House To Deliver Trump’s Impeachment Article To Senate On Monday

Senate Minority Leader Sen. Chuck Schumer of N.Y., left, and House Speaker Nancy Pelosi of Calif., right, walk out of a meeting with Treasury Secretary Steven Mnuchin and White House Chief of Staff Mark Meadows as they continue to negotiate a coronavirus relief package on Capitol Hill in Washington, Friday, Aug. 7, 2020. (AP Photo/Andrew Harnik)
Senate Minority Leader Sen. Chuck Schumer of N.Y., left, and House Speaker Nancy Pelosi of Calif., right, walk out of a meeting with Treasury Secretary Steven Mnuchin and White House Chief of Staff Mark Meadows as th... Senate Minority Leader Sen. Chuck Schumer of N.Y., left, and House Speaker Nancy Pelosi of Calif., right, walk out of a meeting with Treasury Secretary Steven Mnuchin and White House Chief of Staff Mark Meadows as they continue to negotiate a coronavirus relief package on Capitol Hill in Washington, Friday, Aug. 7, 2020. (AP Photo/Andrew Harnik) MORE LESS
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January 22, 2021 10:30 a.m.

Senate Majority Leader Chuck Schumer (D-NY) and House Speaker Nancy Pelsoi (D-CA) announced that the House will deliver President Donald Trump’s article of impeachment to the Senate on Monday.

“I have spoken to Speaker Pelosi who informed me that the articles will be delivered to the Senate on Monday,” he said Friday morning, a date she confirmed shortly after.

He also rejected Senate Minority Leader Mitch McConnell’s (R-KY) filibuster demand out of hand, saying that it “won’t be accepted.”

It is still unclear how closely the trial timeline will ultimately adhere to the loose outline proposed by McConnell on Thursday. By delivering the articles Monday, Pelosi is speeding his timeline up by a few days, a fact he sounded disgruntled about when he made his floor address minutes after Schumer.

“Senate Republicans strongly believe we need a full and fair process where the former President can mount a defense and the Senate can properly consider the factual, legal and constitutional questions at stake,” McConnell said. “For that reason, we suggest the House transmit this article next Thursday, but that’s apparently going to be next Monday.”

Pelosi seemed to dismiss his reaction in a Friday morning statement.

“We are respectful of the Senate’s constitutional power over the trial and always attentive to the fairness of the process, noting that the former president will have had the same amount of time to prepare for trial as our Managers. Our Managers are ready to begin to make their case to 100 Senate jurors through the trial process,” she wrote.

Democrats have not yet laid out the rest of the trial timeline, including deadlines for Trump and his legal team to respond and file pre-trial briefs. McConnell’s timeline kicks the start of the trial to mid-February.

“We received Leader McConnell’s proposal that only deals with pre-trial motions late this afternoon,” a Schumer spokesperson told TPM Thursday. “We will review it and discuss it with him.”

Democrats have signaled openness to a delayed trial, indicating that getting Biden’s nominees confirmed rates a higher priority. 

When asked on CNN Friday if he’d be willing to let the trial slide for a couple weeks in favor of getting nominees confirmed first, Senate Majority Whip Dick Durbin (D-IL) called the confirmations “the first priority.”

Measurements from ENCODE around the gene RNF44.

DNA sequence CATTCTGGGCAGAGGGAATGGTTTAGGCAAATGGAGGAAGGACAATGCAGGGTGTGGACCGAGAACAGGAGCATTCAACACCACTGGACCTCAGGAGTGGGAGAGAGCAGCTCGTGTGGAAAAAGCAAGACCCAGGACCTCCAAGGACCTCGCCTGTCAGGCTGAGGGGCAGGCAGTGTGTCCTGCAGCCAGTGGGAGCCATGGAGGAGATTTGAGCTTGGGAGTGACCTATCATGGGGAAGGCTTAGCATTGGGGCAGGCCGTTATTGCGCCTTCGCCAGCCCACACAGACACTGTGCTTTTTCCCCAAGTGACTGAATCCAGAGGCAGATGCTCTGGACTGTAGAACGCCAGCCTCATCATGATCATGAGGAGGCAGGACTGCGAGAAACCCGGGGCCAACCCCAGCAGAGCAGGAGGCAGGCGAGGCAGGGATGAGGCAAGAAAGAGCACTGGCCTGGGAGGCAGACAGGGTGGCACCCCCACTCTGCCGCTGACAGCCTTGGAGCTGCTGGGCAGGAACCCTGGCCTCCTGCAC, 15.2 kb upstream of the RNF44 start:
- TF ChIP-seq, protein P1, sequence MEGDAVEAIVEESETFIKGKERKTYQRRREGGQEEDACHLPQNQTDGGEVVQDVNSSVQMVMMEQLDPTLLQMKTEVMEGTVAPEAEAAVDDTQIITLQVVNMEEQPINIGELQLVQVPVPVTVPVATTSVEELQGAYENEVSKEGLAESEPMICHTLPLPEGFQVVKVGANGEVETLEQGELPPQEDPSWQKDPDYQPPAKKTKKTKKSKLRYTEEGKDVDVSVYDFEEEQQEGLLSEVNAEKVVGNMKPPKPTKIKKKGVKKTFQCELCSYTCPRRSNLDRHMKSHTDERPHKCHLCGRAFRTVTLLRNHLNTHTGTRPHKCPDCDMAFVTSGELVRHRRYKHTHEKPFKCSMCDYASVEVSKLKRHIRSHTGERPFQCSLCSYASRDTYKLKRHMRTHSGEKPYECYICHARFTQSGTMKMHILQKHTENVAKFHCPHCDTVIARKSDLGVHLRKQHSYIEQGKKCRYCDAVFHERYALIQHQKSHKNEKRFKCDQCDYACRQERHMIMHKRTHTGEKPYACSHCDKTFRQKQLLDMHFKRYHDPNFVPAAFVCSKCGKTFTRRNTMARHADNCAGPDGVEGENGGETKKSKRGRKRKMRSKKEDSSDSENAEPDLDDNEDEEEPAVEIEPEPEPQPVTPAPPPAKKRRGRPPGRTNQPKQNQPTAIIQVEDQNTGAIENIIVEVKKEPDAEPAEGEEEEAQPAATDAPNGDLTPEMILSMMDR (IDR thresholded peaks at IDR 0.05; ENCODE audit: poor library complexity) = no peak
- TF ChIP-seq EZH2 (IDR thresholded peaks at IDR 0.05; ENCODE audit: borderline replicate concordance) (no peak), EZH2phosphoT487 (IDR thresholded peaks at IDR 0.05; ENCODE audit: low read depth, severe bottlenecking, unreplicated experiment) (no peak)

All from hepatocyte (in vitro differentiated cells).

Senator Chris Coons (D-DE) sang a similar tune on CNN Thursday night.

“I think Democrats will be open to considering a delay that allows former President Trump time to assemble his legal team and his defense for the impeachment trial, if we are making progress on confirming the very talented, seasoned and diverse team that President Joe Biden has nominated to serve in his Cabinet,” he said.

Schumer was very decisive about another congressional battle of the first few days of President Joe Biden’s administration, the filibuster threat McConnell is wielding by delaying the power-sharing agreement for the evenly split Senate.

McConnell, Schumer said, “has made an extraneous demand that would place additional constraints on the majority, constraints that have never been in place before,” he said. “In fact, his proposal would remove a tool that the Republican leader himself used twice in just the last Congress to accelerate the confirmation of Republican nominees.” 

“Leader McConnell’s proposal is unacceptable and it won’t be accepted,” he added.

It’s still unclear how Schumer will wiggle out of the corner McConnell backed him into though. If he’s unwilling to accept McConnell’s demand, a posture supported by other Democrats over the last couple days, he has few options. He can hope to wear down McConnell by dragging out the standoff — a prospect deeply unattractive to Democrats, since it’ll grind the Senate, Biden’s nominations and any legislation to a halt — or he can use the “nuclear option” on the filibuster now and take McConnell out of the equation. 

The more conservative Democrats, including Sens. Joe Manchin (D-WV) and Kyrsten Sinema (D-AZ) have expressed reluctance to do away with the filibuster before, and McConnell is taking the gamble that his power-grab won’t change their minds.

Manchin, for one, expressed support for Schumer Thursday, conveying that he has no problem with the Democratic desire to keep the nuclear option on the table as leverage down the road.

“Chuck has the right to do what he’s doing,” he told reporters on Thursday. “He has the right to use [the filibuster] to leverage in whatever he wants to do.” 

“They’re not going to grind this place to a halt,” he added.

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